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Presidential elections in Transdnestria

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December 11, 2001
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Despite the fact that several weeks ago, the President of the Republic of Moldova declared that upcoming elections in Transdnestria are illegitimate, presidential elections were conducted on December 9, 2001. As it was to be expected, Igor Smirnov won. According to the preliminary results he was cast 85% of the votes. Last year Smirnov initiated modification of the Constitution of the breakaway Transdnestrian region. And this was an indication to intention to stay in office for life.

Let’s see review the events that preceded Smirnov’s election. Exactly a year ago, when the President of the Republic of Moldova was elected by Parliament, the future President, Vladimir Voronin, at that time the leader of the communist faction announced after a short visit to Moscow that he has the solution for settling Transdnestrian conflict. He also stated that the conflict would be solved upon the change of the breakaway region leadership.

Once elected President Vladimir Voronin issued a decree outlining strategic objectives for a final resolution of the Transdnestrian conflict.

At that time, Ilie Ilascu was released from prison after years of detention in Transdnestrian prisons. Nicolae Cernomaz gave more insight on the details of the Ilascu’s release, at the request of President Voronin a simple phone call was made from Moscow. It is believed that Cernomaz had a bitter price to pay for his sincerity — his job.

Back then, Smirnov obeyed, but insinuated that he is not willing to mechanically execute Moscow’s orders, which are made at the request of President Voronin. He took some measures to change the situation in his favor; firstly he ceased the dialog process with Voronin. Secondly, he prevented Voronin from visiting Noul Neamt Monastery (in Transdnestria). Furthermore he introduced Transdnestrian passports instead of the old Soviet ones. All of these made Voronin declare Smirnov an obstructionist. Though Voronin added he knows some ways to make Smirnov more cooperative in negotiations.

Upcoming presidential elections were an excellent opportunity for Smirnov to prove that he still enjoys the support of the people in that region. The large public became more aware about Smirnov’s and his family illegal business. Under these circumstances the only chance for Smirnov to preserve voters’ confidence was to exploit their mentality — the way they see Transdnestria as a fortress besieged by malicious Chisinau forces.

Smirnov regarded September 1 introduction of new custom stamps by the Republic of Moldova as an economic blockade. In an effort to keep alive the hopes of the Transdnestrian citizens that their country enjoys a support from abroad and that under his leadership they would heroically overcome the Chisinau blockade, Smirnov made some diplomatic maneuvers. His plan partially succeeded. Smirnov managed to synchronize several actions. Firstly, Gagauz leaders started a pressing on Chisinau, threatening with secessionism unless their claims of federalization or con-federalization of the Republic of Moldova are ignored. This pressing was aimed to show Transdnestrian citizens that reaching an agreement with Chisinau, as was the case of Gagauzia, wouldn’t solve the conflict at all. Secondly, Smirnov managed to meet with the Belarus President Lukashenko and Ukraine President Kuchima. Later on he speculated that Transdnestria’s Slavic brothers de facto recognize its status. Kuchima even contributed to annihilation of the effects the introduction of custom seals was supposed to have on Transdnestria. On the other hand, President Voronin managed to prevent Moscow’s open support to Smirnov regime. Furthermore, the fact that Moldova and Russia signed the Basic Treaty and anti-Smirnov reports on the Russian TV are an illustration of Russia’s support to Voronin rather than Smirnov in this conflict. Russian political analysts speculated on the price Moldova would have to pay for this favor. Namely, federalization of the Republic of Moldova having 3 equal components: Moldova, Transdnestria and Gagauzia under the protection of Russia.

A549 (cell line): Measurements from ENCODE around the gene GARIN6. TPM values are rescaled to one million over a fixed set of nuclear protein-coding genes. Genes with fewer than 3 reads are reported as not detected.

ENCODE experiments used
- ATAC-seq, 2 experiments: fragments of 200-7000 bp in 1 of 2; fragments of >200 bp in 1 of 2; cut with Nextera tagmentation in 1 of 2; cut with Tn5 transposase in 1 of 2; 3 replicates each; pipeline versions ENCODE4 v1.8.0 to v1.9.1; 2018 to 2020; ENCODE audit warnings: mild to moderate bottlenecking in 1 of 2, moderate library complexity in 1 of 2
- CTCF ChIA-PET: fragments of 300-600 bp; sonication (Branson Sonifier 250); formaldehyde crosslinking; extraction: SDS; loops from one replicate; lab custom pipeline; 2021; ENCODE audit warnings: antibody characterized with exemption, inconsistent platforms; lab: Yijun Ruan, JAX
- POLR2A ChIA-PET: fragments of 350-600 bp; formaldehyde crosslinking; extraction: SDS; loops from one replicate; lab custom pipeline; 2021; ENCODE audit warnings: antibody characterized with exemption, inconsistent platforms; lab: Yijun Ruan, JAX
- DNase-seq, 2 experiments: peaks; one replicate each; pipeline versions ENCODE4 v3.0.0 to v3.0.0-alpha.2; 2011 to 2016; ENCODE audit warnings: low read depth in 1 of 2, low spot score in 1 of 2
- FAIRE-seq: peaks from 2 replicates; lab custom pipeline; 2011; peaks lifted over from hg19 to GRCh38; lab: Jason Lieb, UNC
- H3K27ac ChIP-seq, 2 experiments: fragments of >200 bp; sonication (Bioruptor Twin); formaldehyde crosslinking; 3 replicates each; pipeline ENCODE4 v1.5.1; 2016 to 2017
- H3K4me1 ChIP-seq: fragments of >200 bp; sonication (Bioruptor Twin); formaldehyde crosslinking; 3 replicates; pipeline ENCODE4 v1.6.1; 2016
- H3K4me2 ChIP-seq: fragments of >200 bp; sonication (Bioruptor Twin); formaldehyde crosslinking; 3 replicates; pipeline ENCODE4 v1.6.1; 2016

The question is whether the benefits Moldova is expecting are worth the price it has to pay? After his victory, Smirnov will claim that the fate of the so-called Transdnestrian people (which also including 60.000 Russian citizens) may not be decided without him. Voronin’s strategy to make a distinction between Transdnestrian people and its leadership is pointless, given the fact that Smirnov was voted by 85% of the population. A week prior to elections Russian Ambassador to Moldova reiterated what President Putin said earlier this year — a solution to Transdnestrian conflict will be found only as a result of negotiations of five parties, i.e. Chisinau, Tiraspol, Moscow, Kiev and OSCE.

Despite his believe that this is a non-sense, eventually Voronin will have to make a sacrifice and start negotiations with Smirnov.

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